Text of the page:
Stryper: The hard rock band face the criticisms of dumping their Christian beliefs

Monday 1st April 1991

Doug Van Pelt interviewed Robert Sweet of STRYPER to talk about the controversial change of direction.

Stryper
Stryper

Well have you been having fun with the press lately?

"We've been having a good time. We were just gone for two weeks on a promotional tour. So far everyone we've run into has really been cool. We've had a lot of time to spend with them and explain things; but a couple of months previous, the press had fun with us...you know, in not too good a way."

Yeah, I know how that can be.

"That happens, though. If someone doesn't like you, they've got the final power to make you look bad when they write something up."

Yeah, people have personal vendettas that they use their pens with.

"Yeah, that's not too nice either."

Well, I just wanted you to know that I love you according to 1 Corinthians 13, which mentions not holding an accusation against you and believing the best in you. For the record: I believe that you are a Christian and a child of God; and, until you tell me otherwise, I will continue to believe that.

"Thank you. You know what, that's something that a Christian would say. That's really cool. It seems like so many Christian people we've been running into lately have nothing to say like that at all. They have nothing good to say - it's all bad...and half those people five years ago - it was all bad too. But, that's really cool man. I really appreciate you saying that. I love you too."

Well, why don't you give a brief explanation of the direction change, and go over the look, the lyrics, and the sound.

"Sure. First of all, something that we've been really getting kind of upset over is this whole 'direction change' thing is being blown out of proportion so much. It started last year. Things got to the point where it was so bad that no one was even listening to the music anymore. I don't think people were even being reached for Christ anymore. Whenever Stryper would do an interview or whenever we did something on radio or TV, it would be, 'Here's the religious band,' or 'Here's the heavy metal Gospel band,' or whatever, and we were freaking out. This isn't what Stryper is. "Stryper is a rock'n'roll band, and we try to do whatever we can to make Christ seem like He's something everyone should have - especially those people who listen to rock music. Well, it was getting all turned around, so when we got back from the 'In God We Trust' tour, we went, 'Okay, wait a minute: We've got to do something about this, because all there's left to do is go out next year and see the same thing happen all over again; hear the same old questions - which have nothing to do with Christ, only to do with issues...hearing the same old stupid arguments and condemnation'. That's not really going anywhere. That's not why we did this with the band.

"People are now screaming, 'Big change!', you know, 'Don't buy Stryper's new album. They totally flipped to the other side.' I've always told everybody, 'Hey, what about every single that Stryper has ever had out?' It's never mentioned the word 'God' or 'Christ' in it...ever. So, I think people are getting a little too excited. What we decided to do was to get the attention of the people that we've always tried to get the attention of: the normal rock 'n' roll fan that listens to Guns 'n' Roses, Motley Crue, or Whitesnake.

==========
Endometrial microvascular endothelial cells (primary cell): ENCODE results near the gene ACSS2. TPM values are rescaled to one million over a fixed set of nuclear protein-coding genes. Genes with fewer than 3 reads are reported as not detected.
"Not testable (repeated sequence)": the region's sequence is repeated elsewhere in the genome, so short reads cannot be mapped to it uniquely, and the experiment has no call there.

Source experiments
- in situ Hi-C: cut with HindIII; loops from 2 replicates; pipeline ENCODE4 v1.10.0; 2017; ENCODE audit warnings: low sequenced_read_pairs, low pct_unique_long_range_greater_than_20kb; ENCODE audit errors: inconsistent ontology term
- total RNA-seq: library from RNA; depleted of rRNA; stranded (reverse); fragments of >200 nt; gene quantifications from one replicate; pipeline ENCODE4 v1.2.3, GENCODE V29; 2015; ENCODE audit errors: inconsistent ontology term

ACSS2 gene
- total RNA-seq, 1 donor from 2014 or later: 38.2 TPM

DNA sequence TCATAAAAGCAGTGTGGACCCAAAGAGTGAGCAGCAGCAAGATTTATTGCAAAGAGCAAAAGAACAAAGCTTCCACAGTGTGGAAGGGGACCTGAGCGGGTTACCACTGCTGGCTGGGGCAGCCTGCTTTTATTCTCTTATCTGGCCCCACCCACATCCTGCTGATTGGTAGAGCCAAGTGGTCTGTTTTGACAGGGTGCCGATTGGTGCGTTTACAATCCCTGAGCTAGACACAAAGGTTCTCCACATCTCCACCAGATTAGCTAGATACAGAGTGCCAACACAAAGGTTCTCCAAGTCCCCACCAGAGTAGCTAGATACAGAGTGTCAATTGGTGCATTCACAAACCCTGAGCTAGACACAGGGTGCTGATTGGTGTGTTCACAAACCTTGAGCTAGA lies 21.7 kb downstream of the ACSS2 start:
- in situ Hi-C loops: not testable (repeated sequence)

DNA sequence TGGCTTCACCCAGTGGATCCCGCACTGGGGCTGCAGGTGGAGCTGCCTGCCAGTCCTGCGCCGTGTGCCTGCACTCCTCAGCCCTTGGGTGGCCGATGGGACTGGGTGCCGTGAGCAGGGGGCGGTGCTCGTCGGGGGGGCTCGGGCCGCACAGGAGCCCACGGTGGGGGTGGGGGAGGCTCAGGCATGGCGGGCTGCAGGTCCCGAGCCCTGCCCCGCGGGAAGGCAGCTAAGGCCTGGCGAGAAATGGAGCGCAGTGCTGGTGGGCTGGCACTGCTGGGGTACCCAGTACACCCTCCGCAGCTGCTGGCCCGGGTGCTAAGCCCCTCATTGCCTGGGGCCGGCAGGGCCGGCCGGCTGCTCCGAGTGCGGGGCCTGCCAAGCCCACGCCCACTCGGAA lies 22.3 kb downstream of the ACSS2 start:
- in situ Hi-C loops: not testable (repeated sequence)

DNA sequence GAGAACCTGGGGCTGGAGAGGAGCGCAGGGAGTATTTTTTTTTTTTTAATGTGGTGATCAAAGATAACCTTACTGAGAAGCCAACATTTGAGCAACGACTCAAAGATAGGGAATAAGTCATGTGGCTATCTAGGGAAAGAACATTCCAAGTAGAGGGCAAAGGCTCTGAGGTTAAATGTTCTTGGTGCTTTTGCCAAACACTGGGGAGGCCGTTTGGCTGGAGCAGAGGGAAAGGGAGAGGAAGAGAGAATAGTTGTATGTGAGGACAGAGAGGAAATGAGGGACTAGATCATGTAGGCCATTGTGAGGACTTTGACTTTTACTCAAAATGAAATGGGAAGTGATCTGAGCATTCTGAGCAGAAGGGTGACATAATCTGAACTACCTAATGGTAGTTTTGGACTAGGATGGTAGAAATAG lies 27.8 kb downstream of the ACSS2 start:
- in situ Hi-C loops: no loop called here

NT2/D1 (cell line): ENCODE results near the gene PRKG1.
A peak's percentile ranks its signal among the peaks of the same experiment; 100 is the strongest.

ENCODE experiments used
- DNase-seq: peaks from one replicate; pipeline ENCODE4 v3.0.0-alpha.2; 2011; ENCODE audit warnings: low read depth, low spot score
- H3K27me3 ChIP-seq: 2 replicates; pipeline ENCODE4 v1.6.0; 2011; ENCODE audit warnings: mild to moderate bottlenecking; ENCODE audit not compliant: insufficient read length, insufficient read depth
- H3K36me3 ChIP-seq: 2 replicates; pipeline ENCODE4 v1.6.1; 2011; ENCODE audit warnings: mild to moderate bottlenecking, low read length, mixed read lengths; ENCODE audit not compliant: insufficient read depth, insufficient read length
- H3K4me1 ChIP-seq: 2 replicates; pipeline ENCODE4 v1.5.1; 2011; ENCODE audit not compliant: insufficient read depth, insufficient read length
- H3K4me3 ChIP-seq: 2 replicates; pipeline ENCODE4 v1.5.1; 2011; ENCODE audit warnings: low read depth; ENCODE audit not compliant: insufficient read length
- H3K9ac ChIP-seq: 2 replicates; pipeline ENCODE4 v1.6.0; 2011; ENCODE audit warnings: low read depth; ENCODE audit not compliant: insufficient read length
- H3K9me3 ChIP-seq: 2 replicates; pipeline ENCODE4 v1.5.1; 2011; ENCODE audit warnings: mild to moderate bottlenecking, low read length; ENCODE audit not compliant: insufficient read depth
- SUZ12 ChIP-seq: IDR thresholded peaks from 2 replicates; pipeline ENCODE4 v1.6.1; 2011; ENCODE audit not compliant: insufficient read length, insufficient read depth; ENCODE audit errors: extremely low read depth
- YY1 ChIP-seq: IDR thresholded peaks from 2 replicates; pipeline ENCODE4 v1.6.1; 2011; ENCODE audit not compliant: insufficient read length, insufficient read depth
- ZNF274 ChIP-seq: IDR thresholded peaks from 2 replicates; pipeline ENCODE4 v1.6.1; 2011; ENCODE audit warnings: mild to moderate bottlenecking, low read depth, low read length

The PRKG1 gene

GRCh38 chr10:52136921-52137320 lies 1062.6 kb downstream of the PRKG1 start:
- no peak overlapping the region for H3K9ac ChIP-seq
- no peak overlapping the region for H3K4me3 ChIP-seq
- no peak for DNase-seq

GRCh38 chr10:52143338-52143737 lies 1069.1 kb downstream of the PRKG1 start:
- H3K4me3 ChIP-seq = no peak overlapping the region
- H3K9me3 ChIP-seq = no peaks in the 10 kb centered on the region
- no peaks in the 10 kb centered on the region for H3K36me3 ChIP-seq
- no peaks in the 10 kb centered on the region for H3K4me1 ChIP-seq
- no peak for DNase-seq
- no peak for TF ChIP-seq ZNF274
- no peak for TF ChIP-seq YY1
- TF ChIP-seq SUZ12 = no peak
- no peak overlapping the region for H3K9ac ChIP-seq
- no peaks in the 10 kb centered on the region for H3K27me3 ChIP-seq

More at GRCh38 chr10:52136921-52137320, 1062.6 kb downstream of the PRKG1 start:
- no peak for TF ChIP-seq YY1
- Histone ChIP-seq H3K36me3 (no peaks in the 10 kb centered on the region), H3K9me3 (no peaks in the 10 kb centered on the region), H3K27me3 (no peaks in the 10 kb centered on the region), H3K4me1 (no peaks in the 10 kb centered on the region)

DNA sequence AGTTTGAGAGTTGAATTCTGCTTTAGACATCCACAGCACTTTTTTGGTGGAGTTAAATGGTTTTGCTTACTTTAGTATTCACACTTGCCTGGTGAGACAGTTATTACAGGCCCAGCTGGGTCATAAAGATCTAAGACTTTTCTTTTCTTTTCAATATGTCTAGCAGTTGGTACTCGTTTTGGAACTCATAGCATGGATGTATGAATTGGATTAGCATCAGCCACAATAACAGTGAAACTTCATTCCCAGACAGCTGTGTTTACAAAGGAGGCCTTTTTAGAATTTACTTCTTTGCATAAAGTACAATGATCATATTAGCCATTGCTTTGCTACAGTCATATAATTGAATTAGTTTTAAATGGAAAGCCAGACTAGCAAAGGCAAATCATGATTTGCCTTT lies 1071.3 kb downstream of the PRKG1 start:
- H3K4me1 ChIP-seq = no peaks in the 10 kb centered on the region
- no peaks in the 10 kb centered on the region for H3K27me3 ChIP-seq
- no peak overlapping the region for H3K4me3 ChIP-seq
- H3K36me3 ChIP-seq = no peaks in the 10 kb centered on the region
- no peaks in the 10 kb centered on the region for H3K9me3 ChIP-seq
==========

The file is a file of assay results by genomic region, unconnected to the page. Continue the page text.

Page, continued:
"We'd been looked at as 'those choir boy's' or this kind of 'joke band' for such a long time, we felt we had to do a few things to grab people's attention. One of them was to do a real hard record. We had a great producer on our last record, but he was a Pop producer. The record had some heavy songs on it, and I feel it was a good album, but it was a little Pop.

"This time it was, 'No go! We get a rock'n'roll producer, or that's it.' So, we ended up with Tom Werman. We went in and said, 'We're gonna have fun with this album. It's not going to be over-done or over-produced. We're going to write lyrics to songs that have a moral meaning to them.' Nothing on the record is bad. They all have a moral statement to it.

"We're going to grab people's attention again, but not by denying Christ; not by walking away from Christ. No one's ever heard us say this - and they never will - 'We're not Christians anymore,' or 'Hey, we've dropped the whole thing. We don't believe in Christ.' It wasn't that thing at all. It was just to write songs where people couldn't point a finger at us and go, 'See, we told you it's the same old thing all over.' That's what radio was doing to Stryper.

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Reader Comments

Posted by deb in montana @ 04:11 on Feb 12 2018

I feel that your album name sends a mixed message and although you want people to see you a certian way, trying to prove a certain point may not be the best way to go about it. GD evil could be interpreted two ways, the way you intended it where you are saying God condemns evil, but it could also be looked at as blaming God for evil even though it is not God causing evil but sin that it causing evil. In my opinion I don't think its the best way to get your point across. I know you are christians and that you have always been controversial but maybe you should think about this a bit more.



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